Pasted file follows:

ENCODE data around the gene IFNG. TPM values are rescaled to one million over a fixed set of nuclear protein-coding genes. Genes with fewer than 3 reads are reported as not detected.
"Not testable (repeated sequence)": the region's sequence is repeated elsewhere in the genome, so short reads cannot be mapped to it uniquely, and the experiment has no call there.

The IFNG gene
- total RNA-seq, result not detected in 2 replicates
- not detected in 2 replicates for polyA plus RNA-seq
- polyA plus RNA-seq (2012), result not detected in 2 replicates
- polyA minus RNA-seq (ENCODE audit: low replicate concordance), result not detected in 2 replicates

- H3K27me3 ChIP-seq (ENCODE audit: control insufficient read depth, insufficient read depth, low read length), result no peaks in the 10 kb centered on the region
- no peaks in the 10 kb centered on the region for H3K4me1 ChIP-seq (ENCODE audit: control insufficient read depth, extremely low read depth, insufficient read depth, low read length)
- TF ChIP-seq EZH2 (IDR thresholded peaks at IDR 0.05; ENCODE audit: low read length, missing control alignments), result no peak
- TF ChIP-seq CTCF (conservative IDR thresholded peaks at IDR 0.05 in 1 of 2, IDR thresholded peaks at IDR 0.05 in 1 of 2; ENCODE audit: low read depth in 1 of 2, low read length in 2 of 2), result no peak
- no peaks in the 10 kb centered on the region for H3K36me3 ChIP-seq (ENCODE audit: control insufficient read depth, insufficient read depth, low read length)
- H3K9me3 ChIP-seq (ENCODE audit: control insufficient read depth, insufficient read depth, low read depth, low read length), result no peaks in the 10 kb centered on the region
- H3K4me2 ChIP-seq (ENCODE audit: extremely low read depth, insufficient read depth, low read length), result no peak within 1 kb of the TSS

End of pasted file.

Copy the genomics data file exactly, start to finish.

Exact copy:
ENCODE data around the gene IFNG. TPM values are rescaled to one million over a fixed set of nuclear protein-coding genes. Genes with fewer than 3 reads are reported as not detected.
"Not testable (repeated sequence)": the region's sequence is repeated elsewhere in the genome, so short reads cannot be mapped to it uniquely, and the experiment has no call there.

The IFNG gene
- total RNA-seq, result not detected in 2 replicates
- not detected in 2 replicates for polyA plus RNA-seq
- polyA plus RNA-seq (2012), result not detected in 2 replicates
- polyA minus RNA-seq (ENCODE audit: low replicate concordance), result not detected in 2 replicates

- H3K27me3 ChIP-seq (ENCODE audit: control insufficient read depth, insufficient read depth, low read length), result no peaks in the 10 kb centered on the region
- no peaks in the 10 kb centered on the region for H3K4me1 ChIP-seq (ENCODE audit: control insufficient read depth, extremely low read depth, insufficient read depth, low read length)
- TF ChIP-seq EZH2 (IDR thresholded peaks at IDR 0.05; ENCODE audit: low read length, missing control alignments), result no peak
- TF ChIP-seq CTCF (conservative IDR thresholded peaks at IDR 0.05 in 1 of 2, IDR thresholded peaks at IDR 0.05 in 1 of 2; ENCODE audit: low read depth in 1 of 2, low read length in 2 of 2), result no peak
- no peaks in the 10 kb centered on the region for H3K36me3 ChIP-seq (ENCODE audit: control insufficient read depth, insufficient read depth, low read length)
- H3K9me3 ChIP-seq (ENCODE audit: control insufficient read depth, insufficient read depth, low read depth, low read length), result no peaks in the 10 kb centered on the region
- H3K4me2 ChIP-seq (ENCODE audit: extremely low read depth, insufficient read depth, low read length), result no peak within 1 kb of the TSS